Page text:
For example, this "progressive turn order' should be removed. So what there are a bunch of games that have this common feature. It's a minute detail, there are endless small mechanics like that you could keep making classes for (tiebreaker rules, ways of scoring, start player determination whatever). It's a classification that hardly adds anything and should have been scrapped.

Like many of the things in this exercise it just feels like "look at us, we know so much of games that we want to show off".

Bgg was better off before this change..

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To suggest or discuss mechanisms, best bet is to use the guild:

Encyclopedia of Mechanisms Discussion Group

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Markwerf wrote:
For example, this "progressive turn order' should be removed. So what there are a bunch of games that have this common feature.

So it makes it easy to scan a game listing and see what elements it has and whether I'm more or less likely to hide it.

Perhaps we could arrange to let you customize the display so you don't have to look at it if it offends you.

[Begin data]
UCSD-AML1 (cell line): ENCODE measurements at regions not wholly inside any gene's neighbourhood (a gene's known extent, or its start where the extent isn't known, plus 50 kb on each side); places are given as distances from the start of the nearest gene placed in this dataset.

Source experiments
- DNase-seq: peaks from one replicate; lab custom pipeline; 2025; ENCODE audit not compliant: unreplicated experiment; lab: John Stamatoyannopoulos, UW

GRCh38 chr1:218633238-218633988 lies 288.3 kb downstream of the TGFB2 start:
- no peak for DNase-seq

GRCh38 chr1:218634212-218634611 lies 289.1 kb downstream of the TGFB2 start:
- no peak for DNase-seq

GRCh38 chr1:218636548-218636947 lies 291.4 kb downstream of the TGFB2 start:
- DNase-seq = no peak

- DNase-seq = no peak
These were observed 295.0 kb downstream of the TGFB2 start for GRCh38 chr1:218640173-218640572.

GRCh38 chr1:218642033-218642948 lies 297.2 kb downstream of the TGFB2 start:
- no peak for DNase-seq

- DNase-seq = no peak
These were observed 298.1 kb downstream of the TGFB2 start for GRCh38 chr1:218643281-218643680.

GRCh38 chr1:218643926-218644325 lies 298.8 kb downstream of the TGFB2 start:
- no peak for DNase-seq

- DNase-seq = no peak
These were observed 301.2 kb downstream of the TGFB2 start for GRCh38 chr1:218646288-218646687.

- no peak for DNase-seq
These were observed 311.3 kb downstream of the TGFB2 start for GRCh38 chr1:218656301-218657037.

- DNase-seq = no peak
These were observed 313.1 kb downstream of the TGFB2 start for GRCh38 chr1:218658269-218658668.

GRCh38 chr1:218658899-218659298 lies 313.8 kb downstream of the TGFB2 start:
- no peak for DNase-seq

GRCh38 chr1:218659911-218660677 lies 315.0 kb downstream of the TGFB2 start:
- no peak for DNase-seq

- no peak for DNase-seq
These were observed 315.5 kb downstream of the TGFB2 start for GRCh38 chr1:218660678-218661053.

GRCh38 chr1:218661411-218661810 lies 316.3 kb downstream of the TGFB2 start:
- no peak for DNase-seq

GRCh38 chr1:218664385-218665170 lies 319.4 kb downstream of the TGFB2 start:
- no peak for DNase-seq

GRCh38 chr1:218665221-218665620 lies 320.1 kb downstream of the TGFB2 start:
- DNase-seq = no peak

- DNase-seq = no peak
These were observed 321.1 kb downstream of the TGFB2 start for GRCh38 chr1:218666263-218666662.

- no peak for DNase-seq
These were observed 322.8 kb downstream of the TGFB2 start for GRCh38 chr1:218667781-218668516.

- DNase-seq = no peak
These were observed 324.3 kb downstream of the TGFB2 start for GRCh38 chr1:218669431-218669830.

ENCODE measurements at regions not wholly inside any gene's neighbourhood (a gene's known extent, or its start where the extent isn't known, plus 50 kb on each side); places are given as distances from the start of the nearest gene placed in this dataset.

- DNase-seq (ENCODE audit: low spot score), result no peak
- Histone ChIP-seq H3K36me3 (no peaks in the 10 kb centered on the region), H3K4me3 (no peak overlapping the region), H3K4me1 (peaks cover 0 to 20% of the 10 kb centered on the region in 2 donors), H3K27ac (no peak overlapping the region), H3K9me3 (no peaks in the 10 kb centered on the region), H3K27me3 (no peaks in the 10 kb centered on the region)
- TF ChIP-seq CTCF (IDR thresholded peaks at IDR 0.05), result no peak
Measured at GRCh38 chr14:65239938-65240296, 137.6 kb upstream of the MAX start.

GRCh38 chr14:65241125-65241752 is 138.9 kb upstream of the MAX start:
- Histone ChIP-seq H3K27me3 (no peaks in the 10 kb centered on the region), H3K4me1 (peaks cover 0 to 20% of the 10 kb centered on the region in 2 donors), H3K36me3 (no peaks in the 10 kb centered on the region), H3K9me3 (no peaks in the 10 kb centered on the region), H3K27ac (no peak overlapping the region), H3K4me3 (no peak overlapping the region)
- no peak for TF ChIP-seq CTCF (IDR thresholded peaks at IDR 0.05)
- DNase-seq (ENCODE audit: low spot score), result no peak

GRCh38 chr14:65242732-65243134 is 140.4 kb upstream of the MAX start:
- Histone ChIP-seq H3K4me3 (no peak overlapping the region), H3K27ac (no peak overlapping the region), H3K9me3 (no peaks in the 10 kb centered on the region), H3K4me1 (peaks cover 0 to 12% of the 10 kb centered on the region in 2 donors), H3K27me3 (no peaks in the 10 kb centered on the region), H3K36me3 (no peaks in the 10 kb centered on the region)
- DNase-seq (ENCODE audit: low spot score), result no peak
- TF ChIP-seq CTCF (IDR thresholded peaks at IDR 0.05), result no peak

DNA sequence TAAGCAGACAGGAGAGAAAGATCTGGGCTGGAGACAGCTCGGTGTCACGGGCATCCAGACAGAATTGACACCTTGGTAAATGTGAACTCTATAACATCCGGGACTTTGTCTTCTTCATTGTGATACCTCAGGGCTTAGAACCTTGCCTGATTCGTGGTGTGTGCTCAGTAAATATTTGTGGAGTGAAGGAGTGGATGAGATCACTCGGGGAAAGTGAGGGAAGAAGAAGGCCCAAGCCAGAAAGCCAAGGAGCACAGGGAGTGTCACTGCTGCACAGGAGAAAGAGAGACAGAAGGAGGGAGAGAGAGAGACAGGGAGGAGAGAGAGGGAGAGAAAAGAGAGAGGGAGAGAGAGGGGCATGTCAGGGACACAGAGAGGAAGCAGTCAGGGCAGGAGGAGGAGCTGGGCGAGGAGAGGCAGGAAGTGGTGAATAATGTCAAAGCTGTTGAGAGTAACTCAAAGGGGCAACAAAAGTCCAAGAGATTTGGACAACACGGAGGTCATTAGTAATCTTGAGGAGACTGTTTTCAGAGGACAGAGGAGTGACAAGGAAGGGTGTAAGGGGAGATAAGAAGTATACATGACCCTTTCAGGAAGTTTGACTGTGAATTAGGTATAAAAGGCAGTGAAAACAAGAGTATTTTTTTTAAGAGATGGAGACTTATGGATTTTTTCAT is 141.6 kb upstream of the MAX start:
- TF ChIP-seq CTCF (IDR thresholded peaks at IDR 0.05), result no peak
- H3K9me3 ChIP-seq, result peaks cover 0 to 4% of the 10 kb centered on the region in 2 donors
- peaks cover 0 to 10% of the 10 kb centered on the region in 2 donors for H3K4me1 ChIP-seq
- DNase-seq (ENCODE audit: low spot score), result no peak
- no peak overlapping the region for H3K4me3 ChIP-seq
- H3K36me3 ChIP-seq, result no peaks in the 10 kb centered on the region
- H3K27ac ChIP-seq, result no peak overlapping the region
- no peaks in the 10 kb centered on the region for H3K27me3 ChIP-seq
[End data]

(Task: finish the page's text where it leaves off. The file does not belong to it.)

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Sounds like a step in the right direction. It sounds like this won't really be very useful for most people until the "Categories" heading is also re-worked into game families/themes/etc, and the mechanisms are also grouped into "categories" (but probably not using the same term in both of those places). I suspect most searches will be at one of those two levels. But it would also be nice to have the super-detailed mechanisms list for each game, too. Minus the ubiquitous ones and the super-rare ones, as planned. Good call to eliminate those to bring the total number of listed mechanisms down to a less overwhelming number.

Very encouraging development! Thanks for the update!